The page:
A fresh new look at a 4 billion-year-old Martian meteorite has revealed organic compounds containing nitrogen - the first real evidence of fixed nitrogen molecules on the Red Planet.

Nitrogen is essential for all known forms of life, and while there's currently no evidence to suggest this discovery was created by some biological unit, it does leave open the possibility that once upon a time, Mars might have been a wet and organic-rich planet - a blue planet even - the perfect place for life to begin.

"Early in the Solar System's history, Mars was likely showered with significant amounts of organic matter, for example from carbon-rich meteorites, comets and dust particles," chemist Atsuko Kobayashi from the Tokyo Institute of Technology explains.

"Some of them may have dissolved in the brine and been trapped inside the carbonates."

It's hard to say how these nitrogen-bearing organics may have arisen, but regardless of the explanation, the results suggest Mars may have once been more Earth-like and hospitable to life than it is now - and could have once had its own nitrogen cycle.

"Whatever the origin, the presence of the organic and reduced nitrogen on early/middle Noachian Mars indicates the importance of Martian nitrogen cycle," the authors write.

The meteorite in question was blasted off Mars roughly 16 million years ago, probably by a meteorite impact, and has since survived unfathomable lengths of time and space.

Named ALH84001, it was found in Antarctica's Allan Hills in 1984 and has already become quite famous in the science world. It contains orange-coloured carbonate materials, which seem to have come from some sort of salty liquid on Mars, roughly 4 billion years ago.

Over the years, some scientists have claimed to find bacteria-like microbial fossils in this rock, but there are other non-biological explanations that could also account for their presence.

Martian meteorites are some of the best clues we have about the Red Planet's history, but since these rocks have landed on Earth, it's hard to say how much of them is still truly Martian.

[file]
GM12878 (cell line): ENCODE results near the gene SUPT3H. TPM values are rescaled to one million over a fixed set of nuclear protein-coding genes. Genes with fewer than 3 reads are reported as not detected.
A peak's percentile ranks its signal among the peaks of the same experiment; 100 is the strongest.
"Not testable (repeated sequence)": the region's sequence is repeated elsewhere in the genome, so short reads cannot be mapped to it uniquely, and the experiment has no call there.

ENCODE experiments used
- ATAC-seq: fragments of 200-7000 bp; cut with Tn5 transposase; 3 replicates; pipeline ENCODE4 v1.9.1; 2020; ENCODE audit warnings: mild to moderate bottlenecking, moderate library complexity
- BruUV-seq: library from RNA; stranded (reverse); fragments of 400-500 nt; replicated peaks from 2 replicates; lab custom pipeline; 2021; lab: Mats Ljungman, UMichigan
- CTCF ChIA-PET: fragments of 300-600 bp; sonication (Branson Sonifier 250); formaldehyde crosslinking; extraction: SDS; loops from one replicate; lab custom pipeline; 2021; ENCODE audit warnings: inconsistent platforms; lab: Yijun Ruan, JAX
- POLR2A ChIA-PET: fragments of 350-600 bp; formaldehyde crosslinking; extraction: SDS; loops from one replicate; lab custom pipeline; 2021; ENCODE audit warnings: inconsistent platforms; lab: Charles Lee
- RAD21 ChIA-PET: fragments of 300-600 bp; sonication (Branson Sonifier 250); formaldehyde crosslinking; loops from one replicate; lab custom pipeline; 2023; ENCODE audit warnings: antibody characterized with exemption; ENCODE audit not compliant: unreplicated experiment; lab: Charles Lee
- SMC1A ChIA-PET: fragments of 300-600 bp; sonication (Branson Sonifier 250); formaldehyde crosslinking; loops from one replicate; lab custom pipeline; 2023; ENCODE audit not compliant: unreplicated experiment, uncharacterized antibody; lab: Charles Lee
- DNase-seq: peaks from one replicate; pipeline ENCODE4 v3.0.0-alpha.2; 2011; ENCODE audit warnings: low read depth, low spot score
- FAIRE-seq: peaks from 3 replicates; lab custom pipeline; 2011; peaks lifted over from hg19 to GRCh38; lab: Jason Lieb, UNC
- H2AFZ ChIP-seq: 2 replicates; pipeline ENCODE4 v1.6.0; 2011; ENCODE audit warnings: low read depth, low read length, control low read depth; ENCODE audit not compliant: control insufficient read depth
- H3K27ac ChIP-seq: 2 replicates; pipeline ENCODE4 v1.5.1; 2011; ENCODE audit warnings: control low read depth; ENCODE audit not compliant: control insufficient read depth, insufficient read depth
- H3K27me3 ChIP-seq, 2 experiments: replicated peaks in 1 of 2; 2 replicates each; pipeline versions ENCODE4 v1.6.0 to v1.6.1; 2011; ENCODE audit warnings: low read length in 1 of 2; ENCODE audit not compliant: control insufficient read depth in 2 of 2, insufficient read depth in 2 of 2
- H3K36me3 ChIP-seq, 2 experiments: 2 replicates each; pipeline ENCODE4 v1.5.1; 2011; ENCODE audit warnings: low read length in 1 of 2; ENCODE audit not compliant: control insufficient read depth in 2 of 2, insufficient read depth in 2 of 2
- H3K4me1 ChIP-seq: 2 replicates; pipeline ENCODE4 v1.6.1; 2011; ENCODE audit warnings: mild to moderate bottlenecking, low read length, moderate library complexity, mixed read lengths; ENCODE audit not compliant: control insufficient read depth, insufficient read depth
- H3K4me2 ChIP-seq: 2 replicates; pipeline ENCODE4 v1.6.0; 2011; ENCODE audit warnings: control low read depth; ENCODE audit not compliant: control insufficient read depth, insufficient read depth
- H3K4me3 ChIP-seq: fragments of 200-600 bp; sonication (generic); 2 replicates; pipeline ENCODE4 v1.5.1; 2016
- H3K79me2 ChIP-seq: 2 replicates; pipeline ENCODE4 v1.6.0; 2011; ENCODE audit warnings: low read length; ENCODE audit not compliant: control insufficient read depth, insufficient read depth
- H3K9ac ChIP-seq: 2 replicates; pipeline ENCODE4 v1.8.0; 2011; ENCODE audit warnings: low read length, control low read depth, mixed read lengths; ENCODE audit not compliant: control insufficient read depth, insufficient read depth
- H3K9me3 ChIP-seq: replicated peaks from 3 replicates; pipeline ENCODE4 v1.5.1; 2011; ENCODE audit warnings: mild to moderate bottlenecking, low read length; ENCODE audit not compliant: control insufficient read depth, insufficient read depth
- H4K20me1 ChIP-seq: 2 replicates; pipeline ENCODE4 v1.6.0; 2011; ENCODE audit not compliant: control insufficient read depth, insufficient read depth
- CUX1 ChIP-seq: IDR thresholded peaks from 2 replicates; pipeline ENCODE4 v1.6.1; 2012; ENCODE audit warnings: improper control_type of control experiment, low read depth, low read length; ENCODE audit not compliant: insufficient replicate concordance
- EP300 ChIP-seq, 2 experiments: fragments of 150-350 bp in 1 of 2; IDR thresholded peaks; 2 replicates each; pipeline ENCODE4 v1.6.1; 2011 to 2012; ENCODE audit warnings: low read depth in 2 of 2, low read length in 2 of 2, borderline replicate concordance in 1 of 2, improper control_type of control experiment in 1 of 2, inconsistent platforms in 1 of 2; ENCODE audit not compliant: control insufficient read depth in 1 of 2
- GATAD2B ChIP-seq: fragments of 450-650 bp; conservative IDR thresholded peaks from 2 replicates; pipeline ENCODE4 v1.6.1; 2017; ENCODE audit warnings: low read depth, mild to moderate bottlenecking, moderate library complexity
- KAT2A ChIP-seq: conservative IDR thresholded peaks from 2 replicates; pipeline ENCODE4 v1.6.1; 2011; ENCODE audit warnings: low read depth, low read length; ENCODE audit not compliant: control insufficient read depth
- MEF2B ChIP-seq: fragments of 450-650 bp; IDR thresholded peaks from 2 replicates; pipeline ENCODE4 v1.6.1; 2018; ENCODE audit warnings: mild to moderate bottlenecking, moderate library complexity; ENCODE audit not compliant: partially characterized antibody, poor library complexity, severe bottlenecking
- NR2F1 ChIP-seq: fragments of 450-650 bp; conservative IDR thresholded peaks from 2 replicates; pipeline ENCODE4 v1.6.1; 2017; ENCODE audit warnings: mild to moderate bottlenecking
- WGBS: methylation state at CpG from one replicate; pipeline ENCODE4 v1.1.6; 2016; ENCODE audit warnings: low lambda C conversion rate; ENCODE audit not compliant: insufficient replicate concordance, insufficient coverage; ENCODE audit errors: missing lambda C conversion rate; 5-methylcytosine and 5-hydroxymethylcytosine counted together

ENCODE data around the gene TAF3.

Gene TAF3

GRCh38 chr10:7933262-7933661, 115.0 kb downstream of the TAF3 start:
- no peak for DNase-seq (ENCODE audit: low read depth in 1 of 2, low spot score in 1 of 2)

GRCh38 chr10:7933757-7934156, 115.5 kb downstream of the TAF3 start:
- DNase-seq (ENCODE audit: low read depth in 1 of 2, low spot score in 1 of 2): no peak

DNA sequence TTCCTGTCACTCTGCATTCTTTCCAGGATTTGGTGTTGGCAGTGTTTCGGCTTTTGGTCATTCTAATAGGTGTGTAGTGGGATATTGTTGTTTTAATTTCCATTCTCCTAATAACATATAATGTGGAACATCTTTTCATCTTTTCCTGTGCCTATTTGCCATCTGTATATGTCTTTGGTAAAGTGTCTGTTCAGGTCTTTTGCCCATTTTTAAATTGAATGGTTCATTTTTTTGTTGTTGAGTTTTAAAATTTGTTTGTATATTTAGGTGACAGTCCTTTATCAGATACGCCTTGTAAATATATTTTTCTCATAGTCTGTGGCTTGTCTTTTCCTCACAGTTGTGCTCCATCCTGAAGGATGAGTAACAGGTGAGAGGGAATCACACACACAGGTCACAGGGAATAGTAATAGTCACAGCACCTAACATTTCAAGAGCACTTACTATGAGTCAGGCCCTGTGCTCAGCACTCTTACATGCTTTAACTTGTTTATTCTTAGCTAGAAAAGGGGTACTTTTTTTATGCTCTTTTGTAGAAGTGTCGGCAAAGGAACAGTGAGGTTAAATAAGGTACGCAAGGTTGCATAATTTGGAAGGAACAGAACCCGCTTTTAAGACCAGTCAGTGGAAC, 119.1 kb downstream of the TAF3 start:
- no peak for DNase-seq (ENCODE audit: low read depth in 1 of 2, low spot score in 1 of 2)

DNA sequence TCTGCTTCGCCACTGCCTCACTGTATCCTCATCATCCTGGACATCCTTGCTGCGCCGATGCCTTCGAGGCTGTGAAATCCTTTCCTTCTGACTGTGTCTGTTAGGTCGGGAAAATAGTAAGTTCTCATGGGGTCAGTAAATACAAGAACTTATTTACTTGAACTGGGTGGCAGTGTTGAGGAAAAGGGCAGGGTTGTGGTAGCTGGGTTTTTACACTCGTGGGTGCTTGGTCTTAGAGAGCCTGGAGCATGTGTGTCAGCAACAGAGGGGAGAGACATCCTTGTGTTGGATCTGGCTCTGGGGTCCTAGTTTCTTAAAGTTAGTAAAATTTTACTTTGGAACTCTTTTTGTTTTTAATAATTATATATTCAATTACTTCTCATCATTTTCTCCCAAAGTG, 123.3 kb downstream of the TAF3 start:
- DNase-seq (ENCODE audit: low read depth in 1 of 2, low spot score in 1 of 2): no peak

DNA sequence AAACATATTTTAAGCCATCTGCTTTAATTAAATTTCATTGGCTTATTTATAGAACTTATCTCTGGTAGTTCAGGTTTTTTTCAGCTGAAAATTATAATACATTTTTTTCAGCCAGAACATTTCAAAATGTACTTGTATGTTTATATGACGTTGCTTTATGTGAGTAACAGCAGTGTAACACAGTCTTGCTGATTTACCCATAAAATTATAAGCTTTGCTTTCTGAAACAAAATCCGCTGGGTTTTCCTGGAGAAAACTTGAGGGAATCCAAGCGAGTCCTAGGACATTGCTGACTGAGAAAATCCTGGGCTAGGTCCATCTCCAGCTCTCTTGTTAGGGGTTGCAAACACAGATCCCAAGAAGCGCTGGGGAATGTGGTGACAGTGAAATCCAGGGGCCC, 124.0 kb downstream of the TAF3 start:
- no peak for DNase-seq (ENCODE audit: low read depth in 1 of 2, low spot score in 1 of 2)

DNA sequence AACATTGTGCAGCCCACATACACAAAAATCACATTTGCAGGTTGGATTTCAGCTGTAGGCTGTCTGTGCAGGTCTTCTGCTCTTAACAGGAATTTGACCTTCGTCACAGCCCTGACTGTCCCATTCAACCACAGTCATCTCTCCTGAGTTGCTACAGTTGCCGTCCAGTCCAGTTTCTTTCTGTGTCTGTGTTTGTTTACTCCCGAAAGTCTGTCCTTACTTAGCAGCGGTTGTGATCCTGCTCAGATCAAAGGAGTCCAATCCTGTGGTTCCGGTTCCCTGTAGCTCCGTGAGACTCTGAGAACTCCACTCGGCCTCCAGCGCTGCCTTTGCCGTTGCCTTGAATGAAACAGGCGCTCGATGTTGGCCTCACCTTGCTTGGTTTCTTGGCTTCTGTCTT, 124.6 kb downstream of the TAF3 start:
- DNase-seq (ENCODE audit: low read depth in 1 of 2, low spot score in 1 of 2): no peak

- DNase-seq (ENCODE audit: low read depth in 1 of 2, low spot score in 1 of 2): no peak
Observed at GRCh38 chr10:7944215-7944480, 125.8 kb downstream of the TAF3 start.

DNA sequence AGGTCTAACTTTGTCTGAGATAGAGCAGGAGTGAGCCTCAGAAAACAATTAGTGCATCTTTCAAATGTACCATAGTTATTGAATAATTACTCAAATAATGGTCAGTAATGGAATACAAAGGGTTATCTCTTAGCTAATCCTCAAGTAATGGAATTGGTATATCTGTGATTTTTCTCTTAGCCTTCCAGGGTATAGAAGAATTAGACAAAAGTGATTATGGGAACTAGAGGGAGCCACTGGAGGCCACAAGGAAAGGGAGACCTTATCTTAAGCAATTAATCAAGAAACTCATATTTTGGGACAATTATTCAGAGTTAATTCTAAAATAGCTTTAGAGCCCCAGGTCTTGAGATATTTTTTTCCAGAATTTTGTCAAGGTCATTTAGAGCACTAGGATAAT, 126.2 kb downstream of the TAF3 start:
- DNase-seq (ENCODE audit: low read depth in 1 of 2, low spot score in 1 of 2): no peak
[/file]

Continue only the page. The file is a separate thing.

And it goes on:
Terrestrial contamination has been a serious problem in the past, but now, using new techniques and state of the art technology, researchers are confident the detected nitrogen-containing organics are "most likely of Martian origin".

Samples of nearby igneous rocks showed no detectable nitrogen, which suggests these organic molecules were only in the meteorite's carbonate.

Trapped here for 4 billion years and preserved across space, the discovery just goes to show how long possible evidence for life can sometimes survive given the right opportunities.

While NASA's Curiosity Rover has detected a form of nitrogen on Mars itself, as well as several other organic compounds, it's hard to conduct and verify all this technical work from so far away. On Earth, we can be much more careful, ensuring that we are testing the right spots with the right methods.

"Several carbonate grains were peeled off from a rock fragment of ALH 84001, using silver double-sided sticky tape, which allowed us to investigate the interiors of the individual carbonate grains," the authors explain.

Obviously, this careful handling isn't something the Mars Rover is up to doing. So meteorites like ALH84001 could provide us with an alternative, allowing scientists to further investigate the history of this planet and its potential to hold life, without actually having to go there.

The study was published in Nature Communications.